Saturday, April 19, 2014
By Laurie Kellman
(Continued from page 1)
It all started with Iowa Republican Sen. Charles Grassley and his amendment to Obama’s health care law that would have required members of Congress and staffers to get the health coverage offered through the exchanges.
During the drawn-out debate, Democrats insisted that their goal was merely to provide uninsured Americans with the same kinds of coverage and choices that members of Congress have.
Grassley, in effect, dared his Democratic counterparts to back up their rhetoric: a “no” vote on his proposal would have undercut the argument that the law’s supporters in Congress only wanted regular Americans to enjoy what they, themselves, had.
Grassley said his original intent was to put everyone who works for a member of Congress on the exchanges. But different language ultimately passed into law, and Grassley’s idea isn’t being applied as he intended.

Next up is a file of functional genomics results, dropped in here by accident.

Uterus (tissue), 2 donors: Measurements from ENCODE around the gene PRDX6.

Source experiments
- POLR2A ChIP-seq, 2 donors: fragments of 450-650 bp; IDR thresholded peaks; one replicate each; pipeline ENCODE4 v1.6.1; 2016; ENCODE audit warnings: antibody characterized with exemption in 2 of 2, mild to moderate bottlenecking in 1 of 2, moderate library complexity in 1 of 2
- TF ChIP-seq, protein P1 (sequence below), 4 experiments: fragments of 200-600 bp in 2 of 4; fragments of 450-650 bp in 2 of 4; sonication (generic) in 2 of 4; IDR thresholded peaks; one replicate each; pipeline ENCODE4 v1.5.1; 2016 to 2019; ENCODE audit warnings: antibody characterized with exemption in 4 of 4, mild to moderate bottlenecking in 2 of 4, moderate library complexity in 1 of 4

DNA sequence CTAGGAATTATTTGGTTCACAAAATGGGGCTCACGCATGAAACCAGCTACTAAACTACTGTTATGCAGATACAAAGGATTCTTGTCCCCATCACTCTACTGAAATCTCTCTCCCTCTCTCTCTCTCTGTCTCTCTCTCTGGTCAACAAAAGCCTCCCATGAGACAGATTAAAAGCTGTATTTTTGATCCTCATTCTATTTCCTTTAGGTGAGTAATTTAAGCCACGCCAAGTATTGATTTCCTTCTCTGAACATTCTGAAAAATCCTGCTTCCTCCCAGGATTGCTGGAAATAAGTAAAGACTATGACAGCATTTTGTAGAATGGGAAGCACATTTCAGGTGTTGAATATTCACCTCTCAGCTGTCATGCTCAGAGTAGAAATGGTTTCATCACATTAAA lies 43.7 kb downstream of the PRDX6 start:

In August, the Office of Personnel Management tossed the question back in Congress’ lap by saying lawmakers’ offices should individually decide which aides get insurance from where.
Grassley said Thursday he took the question and the “convoluted system” to the secretary of the Senate and came up with an answer. His personal staff will exit the federal insurance program and get health insurance from an exchange. But Grassley’s aides on the Senate Finance Committee will remain on the Federal Employee Health Benefit Program.
“That’s the law,” he said.